"They will send a message, saying: “You need to check this trader out’. We’ll take a look and see they’ve got a good set up; they’ve got lots of followers,” added Lucy.
Once the team have identified a potential addition to the Peddler line-up, they will then try and ‘gather information’ about them, by looking online and speaking to members of the street food community, and will also carry out ‘mystery shopping’ to get a true sense of what their food and service is like.
Ben continues: "We need to know things like they will fit the event; can they cope with the volume of people we have here; can they provide good customer service; are they responsible traders?”
However, they also have an ‘open’ application process and any and all interested traders are encouraged to apply.
The Peddler team is also committed to showcasing up-and-coming and un-signed musical acts through their DJ space inside the venue, and the stage for bands and singers outside the venue. They work with Sheffield sub-contractor Michael Sandford, who provides a platform for emerging talent through music blog and magazine, Pink Wafer, and DJ, Nonna Fab, whose real name is Dave Sheard.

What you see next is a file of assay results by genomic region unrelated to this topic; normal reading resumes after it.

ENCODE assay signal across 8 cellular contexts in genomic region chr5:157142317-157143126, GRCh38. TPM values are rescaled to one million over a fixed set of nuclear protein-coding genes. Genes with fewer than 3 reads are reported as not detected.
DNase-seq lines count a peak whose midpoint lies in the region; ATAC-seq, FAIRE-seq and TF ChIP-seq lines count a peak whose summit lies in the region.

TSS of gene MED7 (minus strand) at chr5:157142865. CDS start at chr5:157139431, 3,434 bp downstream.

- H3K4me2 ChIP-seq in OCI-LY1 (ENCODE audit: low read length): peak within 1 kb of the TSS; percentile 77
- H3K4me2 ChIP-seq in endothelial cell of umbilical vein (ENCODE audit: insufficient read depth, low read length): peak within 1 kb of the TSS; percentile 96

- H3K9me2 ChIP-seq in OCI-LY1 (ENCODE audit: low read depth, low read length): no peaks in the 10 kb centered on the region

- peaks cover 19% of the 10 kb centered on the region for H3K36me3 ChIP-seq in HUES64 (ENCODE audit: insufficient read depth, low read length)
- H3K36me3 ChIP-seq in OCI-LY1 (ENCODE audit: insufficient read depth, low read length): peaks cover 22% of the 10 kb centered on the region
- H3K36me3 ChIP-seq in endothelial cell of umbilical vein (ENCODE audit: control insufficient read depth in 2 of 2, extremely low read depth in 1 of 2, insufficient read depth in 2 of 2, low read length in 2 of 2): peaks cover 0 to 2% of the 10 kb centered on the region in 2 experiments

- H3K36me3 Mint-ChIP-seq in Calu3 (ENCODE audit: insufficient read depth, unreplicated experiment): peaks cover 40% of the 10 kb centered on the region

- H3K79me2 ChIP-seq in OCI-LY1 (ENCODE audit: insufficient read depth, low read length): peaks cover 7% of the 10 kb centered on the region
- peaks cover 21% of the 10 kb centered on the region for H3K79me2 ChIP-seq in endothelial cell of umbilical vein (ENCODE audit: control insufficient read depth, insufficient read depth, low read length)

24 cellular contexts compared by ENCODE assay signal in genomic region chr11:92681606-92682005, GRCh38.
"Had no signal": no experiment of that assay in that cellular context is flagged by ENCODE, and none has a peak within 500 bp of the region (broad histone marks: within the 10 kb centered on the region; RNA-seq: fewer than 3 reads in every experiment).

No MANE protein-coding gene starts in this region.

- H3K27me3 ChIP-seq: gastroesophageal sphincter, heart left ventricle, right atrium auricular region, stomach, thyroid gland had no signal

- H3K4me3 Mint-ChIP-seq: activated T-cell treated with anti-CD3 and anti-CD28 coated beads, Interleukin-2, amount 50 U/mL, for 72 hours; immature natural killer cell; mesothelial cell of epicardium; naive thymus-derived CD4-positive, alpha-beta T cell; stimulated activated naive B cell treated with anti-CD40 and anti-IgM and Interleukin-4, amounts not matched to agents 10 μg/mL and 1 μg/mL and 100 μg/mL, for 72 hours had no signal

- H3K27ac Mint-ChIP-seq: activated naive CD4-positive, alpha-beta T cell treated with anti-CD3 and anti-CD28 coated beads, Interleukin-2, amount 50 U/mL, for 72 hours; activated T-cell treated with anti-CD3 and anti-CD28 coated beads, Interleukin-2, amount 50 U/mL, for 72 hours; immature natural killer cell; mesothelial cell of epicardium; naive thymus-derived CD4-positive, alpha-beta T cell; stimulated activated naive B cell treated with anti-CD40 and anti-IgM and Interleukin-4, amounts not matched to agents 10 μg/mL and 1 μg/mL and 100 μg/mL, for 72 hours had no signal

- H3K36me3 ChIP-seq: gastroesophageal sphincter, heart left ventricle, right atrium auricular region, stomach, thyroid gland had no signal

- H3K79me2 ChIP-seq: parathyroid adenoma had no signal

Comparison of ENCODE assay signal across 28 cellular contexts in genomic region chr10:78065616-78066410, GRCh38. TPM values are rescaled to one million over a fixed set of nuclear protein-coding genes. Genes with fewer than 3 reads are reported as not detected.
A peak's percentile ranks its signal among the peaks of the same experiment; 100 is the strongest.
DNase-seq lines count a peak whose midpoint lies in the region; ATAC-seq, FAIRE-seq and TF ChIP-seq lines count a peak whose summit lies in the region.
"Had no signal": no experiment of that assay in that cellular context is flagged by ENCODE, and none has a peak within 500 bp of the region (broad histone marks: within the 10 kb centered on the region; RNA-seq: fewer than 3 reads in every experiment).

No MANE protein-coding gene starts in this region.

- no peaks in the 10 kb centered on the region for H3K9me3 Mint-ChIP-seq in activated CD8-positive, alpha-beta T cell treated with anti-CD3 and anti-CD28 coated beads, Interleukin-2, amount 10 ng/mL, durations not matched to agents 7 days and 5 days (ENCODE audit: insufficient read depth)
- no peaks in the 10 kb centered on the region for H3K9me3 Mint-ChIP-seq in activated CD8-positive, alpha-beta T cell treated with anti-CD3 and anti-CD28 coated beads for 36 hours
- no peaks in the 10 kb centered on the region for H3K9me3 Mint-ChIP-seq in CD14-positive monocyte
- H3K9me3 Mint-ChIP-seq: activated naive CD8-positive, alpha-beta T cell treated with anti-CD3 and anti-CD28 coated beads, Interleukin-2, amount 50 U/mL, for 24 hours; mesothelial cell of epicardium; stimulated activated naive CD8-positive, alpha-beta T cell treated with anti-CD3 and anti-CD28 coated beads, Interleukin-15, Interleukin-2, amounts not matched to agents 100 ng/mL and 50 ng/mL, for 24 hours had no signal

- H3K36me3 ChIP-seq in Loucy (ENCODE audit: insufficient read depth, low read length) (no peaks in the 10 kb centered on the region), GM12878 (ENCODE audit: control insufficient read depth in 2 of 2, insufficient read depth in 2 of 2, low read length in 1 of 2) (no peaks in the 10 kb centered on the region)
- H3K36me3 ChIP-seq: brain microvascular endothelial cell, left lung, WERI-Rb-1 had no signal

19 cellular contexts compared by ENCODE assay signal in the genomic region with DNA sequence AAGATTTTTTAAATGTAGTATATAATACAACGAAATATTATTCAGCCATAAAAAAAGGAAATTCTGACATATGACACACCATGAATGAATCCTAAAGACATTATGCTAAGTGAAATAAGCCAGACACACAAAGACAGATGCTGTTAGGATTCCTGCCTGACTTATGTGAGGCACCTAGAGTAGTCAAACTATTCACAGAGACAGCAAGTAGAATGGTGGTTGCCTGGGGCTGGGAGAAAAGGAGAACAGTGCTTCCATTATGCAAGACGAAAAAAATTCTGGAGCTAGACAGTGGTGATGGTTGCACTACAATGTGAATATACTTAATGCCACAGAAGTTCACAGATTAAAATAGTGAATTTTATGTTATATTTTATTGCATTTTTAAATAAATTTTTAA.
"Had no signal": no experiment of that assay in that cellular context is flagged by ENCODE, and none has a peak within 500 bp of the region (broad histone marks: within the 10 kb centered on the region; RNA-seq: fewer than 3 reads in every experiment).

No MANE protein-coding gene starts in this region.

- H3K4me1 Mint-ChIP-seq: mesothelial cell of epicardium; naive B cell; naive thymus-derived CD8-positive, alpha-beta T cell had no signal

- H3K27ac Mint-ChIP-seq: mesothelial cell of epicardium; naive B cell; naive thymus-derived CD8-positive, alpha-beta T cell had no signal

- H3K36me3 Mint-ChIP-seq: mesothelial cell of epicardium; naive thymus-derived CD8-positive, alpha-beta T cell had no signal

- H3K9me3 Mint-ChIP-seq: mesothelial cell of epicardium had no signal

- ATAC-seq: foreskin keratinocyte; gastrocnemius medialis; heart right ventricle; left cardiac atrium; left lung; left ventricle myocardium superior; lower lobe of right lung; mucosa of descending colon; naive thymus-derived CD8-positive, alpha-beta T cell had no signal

Ben says they are also devoted to working with artists and creatives as part of the event.
Food lovers will be glad to learn they have two new food traders coming on board for the finaly three Peddler events of the year, the next of which will take place on October 1 and 2, as part of their 7th birthday celebrations.
To mark the occasion, Lucy says they are looking forward to welcoming a musical act to perform inside for the first time in the form of 12-piece, Renegade Brass Band.
"I can’t wait, I think the customers are going to absolutely love it,” she said.
Ben describes the pandemic as being ‘supremely hard’ for the team, and they tried a number of different tactics, some of which were not ‘commercially viable’, in a bid to keep Peddler going and in the consciousness of people in Sheffield and to support the street food traders their business is based around.
These tactics included working with traders to deliver food to people at home and holding an ‘apologetic’ version of Peddler initially every week and then every fortnight from May this year when they had to introduce an app, table service and were only permitted to have DJs playing music at an ‘ambient’ volume.
The team have come out of the pandemic with a renewed drive and awareness of the ‘impact’ Peddler has had on Sheffield.
"We’ve come out of lockdown and have started to realise it’s an important part of Sheffield’s cultural visitor attractions. Two years ago we would never have said that but now it’s important to bang our own drum and say that,” explains Ben.